Boyd starting to turn corner for Tigers

Lynn Henning
The Detroit News

Toledo — In his 2016 numbers, you see why Matt Boyd is creeping closer to Detroit.

He has started six times at Triple A Toledo, has a 1.80 ERA, carries a tight 1.17 WHIP in 35 innings, with the calculator showing 31 hits, 27 strikeouts, 10 walks, a lone home run, and a .235 opposing batting average.

That’ll put you in line for Comerica Park when you’re 25, a left-hander with a pedigree, and when Mike Pelfrey is an endangered rotation species who soon could force the Tigers to plug in a new starter.

A move became more defensible after Tuesday night’s game at Toledo, which saw Boyd last 6 1/3 innings against Louisville in a game the Mud Hens eventually lost 4-3. Louisville’s work against Boyd amounted to zero runs, four hits, four strikeouts, and a walk, which, not coincidentally, came when Boyd ran out of fuel and put aboard the final batter he faced.

“Feeling good right now,” Boyd said, taking a postgame breather in the Mud Hens clubhouse. “Gonzalez (Miguel, Toledo catcher) called a good game.”

Uh, yes. Gonzalez no doubt was impeccable with those pitch selections a catcher preferred.

But there was a guy on the mound tossing them. And in the case of Boyd there were extra options:

Four-seam fastball (92 mph or so), two-seam fastball, change-up, curveball, slider.

“Four pitches,” manager Lloyd McClendon said. “He’s starting to turn the corner. He understands you don’t put the cart before the horse.”

In other words, it takes time. The Tigers have been preaching the same faith with three young starters: Boyd, Michael Fulmer, who has made three starts since he was whisked to manager Brad Ausmus’ rotation, and Daniel Norris, a left-hander who has been healing from back fractures and who had been up and down in a handful of Mud Hens starts before the Tigers decided Wednesday to stick him in their worn-down bullpen.

Boyd, of course, doesn’t need GPS help when it comes to Detroit and Comerica Park. He pitched a bit for the Tigers last season after they lassoed him from the Blue Jays in a July trade that brought him, Norris, and prospect Jairo Labourt to Detroit as payment for David Price.

He also had an April cameo in which he worked 42/3 innings of scoreless, two-hit relief against the Indians.

And, so, the customary shuttle a player on the cusp of sticking in the big leagues often accepts as he moves from Triple A to the grand stage, back, and back again, has been Boyd’s experience.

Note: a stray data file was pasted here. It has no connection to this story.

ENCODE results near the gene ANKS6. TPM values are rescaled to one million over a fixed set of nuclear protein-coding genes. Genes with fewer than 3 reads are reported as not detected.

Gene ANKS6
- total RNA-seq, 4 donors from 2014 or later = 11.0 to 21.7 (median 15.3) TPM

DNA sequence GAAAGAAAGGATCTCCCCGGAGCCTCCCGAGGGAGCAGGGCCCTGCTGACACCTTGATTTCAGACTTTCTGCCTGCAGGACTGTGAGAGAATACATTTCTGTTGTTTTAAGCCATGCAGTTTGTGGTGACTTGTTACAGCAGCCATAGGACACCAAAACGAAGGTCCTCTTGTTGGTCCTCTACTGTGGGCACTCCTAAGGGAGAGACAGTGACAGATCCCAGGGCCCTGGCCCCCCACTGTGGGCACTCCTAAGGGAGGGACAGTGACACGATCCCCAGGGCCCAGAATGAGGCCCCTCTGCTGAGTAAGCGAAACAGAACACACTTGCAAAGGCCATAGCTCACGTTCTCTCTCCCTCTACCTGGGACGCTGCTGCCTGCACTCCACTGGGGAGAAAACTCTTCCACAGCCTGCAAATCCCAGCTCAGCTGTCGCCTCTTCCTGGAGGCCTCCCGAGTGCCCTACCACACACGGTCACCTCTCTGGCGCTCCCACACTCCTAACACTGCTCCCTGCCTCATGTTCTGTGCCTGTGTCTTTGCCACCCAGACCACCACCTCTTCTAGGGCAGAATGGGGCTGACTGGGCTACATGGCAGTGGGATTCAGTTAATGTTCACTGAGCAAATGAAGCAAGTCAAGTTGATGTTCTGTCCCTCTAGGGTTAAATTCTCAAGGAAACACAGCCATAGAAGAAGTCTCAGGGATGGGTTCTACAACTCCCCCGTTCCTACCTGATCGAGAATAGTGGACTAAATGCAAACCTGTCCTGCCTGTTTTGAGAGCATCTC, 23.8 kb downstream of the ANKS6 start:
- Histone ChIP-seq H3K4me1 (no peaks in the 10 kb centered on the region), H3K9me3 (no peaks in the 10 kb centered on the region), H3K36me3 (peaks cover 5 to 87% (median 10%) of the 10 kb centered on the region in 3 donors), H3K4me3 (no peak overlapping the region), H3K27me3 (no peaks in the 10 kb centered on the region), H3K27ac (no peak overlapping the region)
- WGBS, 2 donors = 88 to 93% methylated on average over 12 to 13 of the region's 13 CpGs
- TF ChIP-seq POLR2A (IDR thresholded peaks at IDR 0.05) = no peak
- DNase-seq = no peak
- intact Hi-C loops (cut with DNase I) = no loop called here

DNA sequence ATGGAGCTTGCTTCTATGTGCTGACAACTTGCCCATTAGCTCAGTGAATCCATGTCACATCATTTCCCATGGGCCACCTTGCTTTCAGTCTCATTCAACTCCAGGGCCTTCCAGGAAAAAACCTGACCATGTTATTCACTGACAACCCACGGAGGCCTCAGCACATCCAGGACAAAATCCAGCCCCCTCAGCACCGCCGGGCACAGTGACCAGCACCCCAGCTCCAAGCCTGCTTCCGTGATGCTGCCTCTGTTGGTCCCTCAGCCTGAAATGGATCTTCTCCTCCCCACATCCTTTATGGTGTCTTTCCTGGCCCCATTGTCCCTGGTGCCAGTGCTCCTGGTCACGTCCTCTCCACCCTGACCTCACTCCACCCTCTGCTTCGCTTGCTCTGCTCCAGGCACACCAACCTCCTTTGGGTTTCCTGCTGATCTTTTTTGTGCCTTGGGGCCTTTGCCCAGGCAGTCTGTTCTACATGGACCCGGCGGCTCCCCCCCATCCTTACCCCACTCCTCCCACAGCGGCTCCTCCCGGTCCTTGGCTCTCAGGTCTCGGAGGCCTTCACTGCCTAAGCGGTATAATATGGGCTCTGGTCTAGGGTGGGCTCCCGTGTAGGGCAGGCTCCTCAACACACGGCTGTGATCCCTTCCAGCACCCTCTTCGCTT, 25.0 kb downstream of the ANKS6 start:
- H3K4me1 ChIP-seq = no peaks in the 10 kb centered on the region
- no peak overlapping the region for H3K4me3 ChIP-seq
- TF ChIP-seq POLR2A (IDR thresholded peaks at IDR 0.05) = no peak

But perhaps not for much longer.

He has smoothed his over-the-top delivery in 2016 and most critically has added that fourth pitch, the slider, which by no means is terrifying but offers another tablespoon of deception.

His change-up is Boyd’s second choice. Only a couple of times was it behaving ideally Tuesday against Louisville, but with a decent curveball, and his slider developing a tick each start, Boyd’s stitching together starts the Tigers might decide are good enough for Detroit, especially with Pelfrey wobbling and Shane Greene still on the shelf with an ugly finger blister.

McClendon was half-smiling, half-sighing Tuesday when he talked about Boyd, and about Norris, another left-hander with talent that needs only a bit more refining.

“All these kids are in such a hurry,” McClendon said. “What do they say — patience is wasted on the young?”

In fact, it’s “youth is wasted on the young,” and the expression has been tied to George Bernard Shaw, Oscar Wilde, and others, but McClendon understands the context, and how patience must be the theme for green athletes, especially in baseball.

Boyd understands. At least intellectually.

He is an Oregon native who pitched at Oregon State before the Blue Jays snatched him in the sixth round of the 2013 draft. He smiles easily, talks gently, and politely defers to the Tigers when talk turns to Comerica Park.

“Just keeping at it,” he said Tuesday, a 100-watt grin lighting his face.

It was Boyd’s way of saying he’ll try to put a bit more bite on those four pitches as he privately, hopefully, waits for word from McClendon that the phone just rang.

McClendon, as the script goes, will inform his young starter that it was the Tigers.

Boyd is going to Detroit.